St. Louis County is a suburban county that rings the City of St. Louis on the north, west, and south, but does not include it. It includes more than 100 municipalities, some with tens of thousands of residents, others as small as a couple of blocks, and it also administers unincorporated area. St. Louis County published its Greenhouse Gas inventory in 2009, using 2008 as its baseline year.
Total community emissions for St. Louis County in 2008 were 23,520,171 MTCO2e. The report states that population was 994,098, yielding an estimate of 23.66 MTCO2e per capita. The first graph on the right shows community emissions by sector. Emissions caused by transportation were the largest source, accounting for 38% of total emissions. Almost all of it came from cars and trucks; only a tiny fraction, barely visible on the graph at right, came from the Metro Transit system. Commercial buildings emitted 27% of the total, while residential buildings emitted 26%. Most GHG inventories that I have seen do not construct an emission total for the built environment. It is, however, one of the largest sources of GHG emissions, and it is one of the sectors where energy efficiency, and hence GHG reduction, is least difficult. In this inventory, and in most of the others we have examined, the emissions from the commercial and residential sectors come from buildings, and the sectors can be summed to estimate emissions from the built environment. In St. Louis County, the commercial and residential sectors sum to 53% of total emissions.
Electricity was the largest source of GHG emissions in St. Louis County in 2008, accounting for 48% of total community emissions. It was followed by transportation fuels (gasoline & diesel), which together accounted for 38%. The inventory estimated that there were slightly more than 403,000 households in the county. Given that many of them use natural gas for heating, hot water, and/or cooking, it is remarkable that natural gas accounted for only 12% of emissions.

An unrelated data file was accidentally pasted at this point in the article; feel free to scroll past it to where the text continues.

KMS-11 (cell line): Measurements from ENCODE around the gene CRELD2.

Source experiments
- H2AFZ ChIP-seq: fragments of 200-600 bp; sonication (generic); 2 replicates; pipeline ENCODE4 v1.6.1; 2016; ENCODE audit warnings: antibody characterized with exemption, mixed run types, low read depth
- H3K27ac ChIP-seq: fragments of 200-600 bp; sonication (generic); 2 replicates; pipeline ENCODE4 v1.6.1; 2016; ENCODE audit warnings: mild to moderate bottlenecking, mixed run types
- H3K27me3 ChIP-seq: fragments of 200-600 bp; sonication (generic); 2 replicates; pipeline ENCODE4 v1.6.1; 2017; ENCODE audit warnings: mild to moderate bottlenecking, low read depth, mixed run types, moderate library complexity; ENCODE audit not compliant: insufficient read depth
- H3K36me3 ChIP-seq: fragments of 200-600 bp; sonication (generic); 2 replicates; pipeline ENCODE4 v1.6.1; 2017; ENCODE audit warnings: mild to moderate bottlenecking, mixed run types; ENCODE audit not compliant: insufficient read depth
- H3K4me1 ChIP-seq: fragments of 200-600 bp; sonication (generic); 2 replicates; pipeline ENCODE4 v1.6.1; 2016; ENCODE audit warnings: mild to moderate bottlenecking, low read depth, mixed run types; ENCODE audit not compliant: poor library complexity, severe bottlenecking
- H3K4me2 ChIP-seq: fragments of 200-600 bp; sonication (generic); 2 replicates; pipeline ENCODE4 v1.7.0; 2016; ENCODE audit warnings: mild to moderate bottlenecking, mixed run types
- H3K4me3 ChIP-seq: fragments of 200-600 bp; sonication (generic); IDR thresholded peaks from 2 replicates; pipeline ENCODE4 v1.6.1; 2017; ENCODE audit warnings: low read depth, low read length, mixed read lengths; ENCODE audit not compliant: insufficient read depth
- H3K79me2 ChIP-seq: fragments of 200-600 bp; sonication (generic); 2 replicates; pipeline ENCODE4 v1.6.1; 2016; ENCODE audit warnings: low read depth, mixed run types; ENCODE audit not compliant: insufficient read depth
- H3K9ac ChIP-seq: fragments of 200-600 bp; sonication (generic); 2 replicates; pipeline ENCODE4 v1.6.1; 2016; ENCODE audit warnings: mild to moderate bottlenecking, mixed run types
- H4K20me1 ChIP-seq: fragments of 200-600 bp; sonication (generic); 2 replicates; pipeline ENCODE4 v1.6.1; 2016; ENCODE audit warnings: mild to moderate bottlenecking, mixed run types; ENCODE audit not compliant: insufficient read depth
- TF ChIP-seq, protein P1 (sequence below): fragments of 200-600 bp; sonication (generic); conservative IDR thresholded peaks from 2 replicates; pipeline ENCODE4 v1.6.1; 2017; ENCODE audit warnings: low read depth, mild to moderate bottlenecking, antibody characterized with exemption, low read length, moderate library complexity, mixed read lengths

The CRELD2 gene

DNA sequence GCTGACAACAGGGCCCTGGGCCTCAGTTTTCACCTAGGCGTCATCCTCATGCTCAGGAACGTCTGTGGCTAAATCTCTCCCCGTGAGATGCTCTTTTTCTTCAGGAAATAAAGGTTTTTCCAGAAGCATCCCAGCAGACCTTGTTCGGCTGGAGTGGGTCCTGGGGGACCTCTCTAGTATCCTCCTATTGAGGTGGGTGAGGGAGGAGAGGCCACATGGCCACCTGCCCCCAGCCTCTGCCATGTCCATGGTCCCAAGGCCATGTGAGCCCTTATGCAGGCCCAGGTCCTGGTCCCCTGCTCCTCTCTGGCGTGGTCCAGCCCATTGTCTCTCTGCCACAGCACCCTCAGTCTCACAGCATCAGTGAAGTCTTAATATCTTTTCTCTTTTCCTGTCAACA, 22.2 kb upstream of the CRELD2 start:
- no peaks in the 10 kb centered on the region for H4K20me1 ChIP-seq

St. Louis County studied government emissions and energy costs in 2008, but did not report energy consumption. Not all departments reported their energy costs, so the estimates represent a lower limit, and actual costs were most likely somewhat higher. Looking at emissions by sector, buildings and facilities emitted by far the largest amount of GHG, more than four times as much as the next largest sector, vehicle fleet. However, as we have seen in some other inventories, the disparity in cost between buildings and fleet was not as great as the disparity in emissions. I believe that the reason for this pattern has to do with the energy sources used by the two sectors. Buildings tend to consume a lot of electricity, which is relatively inexpensive, but which tends to release a lot of GHG per unit of energy. Fleet, on the other hand, uses gasoline and diesel, which are more expensive, but less GHG intense.
In terms of sources, electricity accounted for 64% of St. Louis County’s GHG emissions. Together, transportation fuels (gasoline, diesel, and LPG) accounted for about 27% of emissions. However, almost all of the transportation emissions were from gasoline, with diesel and LPG accounting for very small fractions. The implication is that virtually all of St. Louis County’s vehicle emissions come from cars operated by county personnel, and very little comes from large trucks or off-road equipment. The graph at right show that police vehicles were the largest source of vehicle emissions. This matches findings from some other GHG inventories, for instance Creve Coeur, although the reports seldom present the data in a form that can be used to show this analysis.
I am no longer able to find the St. Louis County Greenhouse Gas Emissions Inventory Baseline on the St. Louis County website. A summary of some of the information is available at http://green.stlouisco.com/GreenhouseGasInventory. Those needing a copy are welcome to contact me by leaving a comment here on the blog.